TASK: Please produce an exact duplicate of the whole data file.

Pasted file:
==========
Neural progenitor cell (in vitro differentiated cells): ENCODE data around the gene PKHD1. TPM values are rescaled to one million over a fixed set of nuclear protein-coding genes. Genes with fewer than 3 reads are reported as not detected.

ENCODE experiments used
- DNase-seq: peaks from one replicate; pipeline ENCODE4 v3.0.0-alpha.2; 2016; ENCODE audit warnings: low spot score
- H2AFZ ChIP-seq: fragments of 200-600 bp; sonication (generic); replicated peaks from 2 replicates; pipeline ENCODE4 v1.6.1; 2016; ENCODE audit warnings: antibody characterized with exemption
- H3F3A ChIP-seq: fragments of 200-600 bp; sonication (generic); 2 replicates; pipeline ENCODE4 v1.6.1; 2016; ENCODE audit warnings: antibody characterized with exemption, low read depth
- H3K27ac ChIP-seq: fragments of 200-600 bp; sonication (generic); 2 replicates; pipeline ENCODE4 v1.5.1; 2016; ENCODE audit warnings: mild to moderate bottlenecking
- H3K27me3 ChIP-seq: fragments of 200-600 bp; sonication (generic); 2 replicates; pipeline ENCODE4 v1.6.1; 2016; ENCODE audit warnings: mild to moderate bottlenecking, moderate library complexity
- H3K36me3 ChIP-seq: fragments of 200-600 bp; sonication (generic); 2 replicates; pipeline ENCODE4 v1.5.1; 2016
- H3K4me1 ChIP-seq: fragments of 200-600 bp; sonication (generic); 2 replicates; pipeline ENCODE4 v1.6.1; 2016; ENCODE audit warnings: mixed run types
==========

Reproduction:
Neural progenitor cell (in vitro differentiated cells): ENCODE data around the gene PKHD1. TPM values are rescaled to one million over a fixed set of nuclear protein-coding genes. Genes with fewer than 3 reads are reported as not detected.

ENCODE experiments used
- DNase-seq: peaks from one replicate; pipeline ENCODE4 v3.0.0-alpha.2; 2016; ENCODE audit warnings: low spot score
- H2AFZ ChIP-seq: fragments of 200-600 bp; sonication (generic); replicated peaks from 2 replicates; pipeline ENCODE4 v1.6.1; 2016; ENCODE audit warnings: antibody characterized with exemption
- H3F3A ChIP-seq: fragments of 200-600 bp; sonication (generic); 2 replicates; pipeline ENCODE4 v1.6.1; 2016; ENCODE audit warnings: antibody characterized with exemption, low read depth
- H3K27ac ChIP-seq: fragments of 200-600 bp; sonication (generic); 2 replicates; pipeline ENCODE4 v1.5.1; 2016; ENCODE audit warnings: mild to moderate bottlenecking
- H3K27me3 ChIP-seq: fragments of 200-600 bp; sonication (generic); 2 replicates; pipeline ENCODE4 v1.6.1; 2016; ENCODE audit warnings: mild to moderate bottlenecking, moderate library complexity
- H3K36me3 ChIP-seq: fragments of 200-600 bp; sonication (generic); 2 replicates; pipeline ENCODE4 v1.5.1; 2016
- H3K4me1 ChIP-seq: fragments of 200-600 bp; sonication (generic); 2 replicates; pipeline ENCODE4 v1.6.1; 2016; ENCODE audit warnings: mixed run types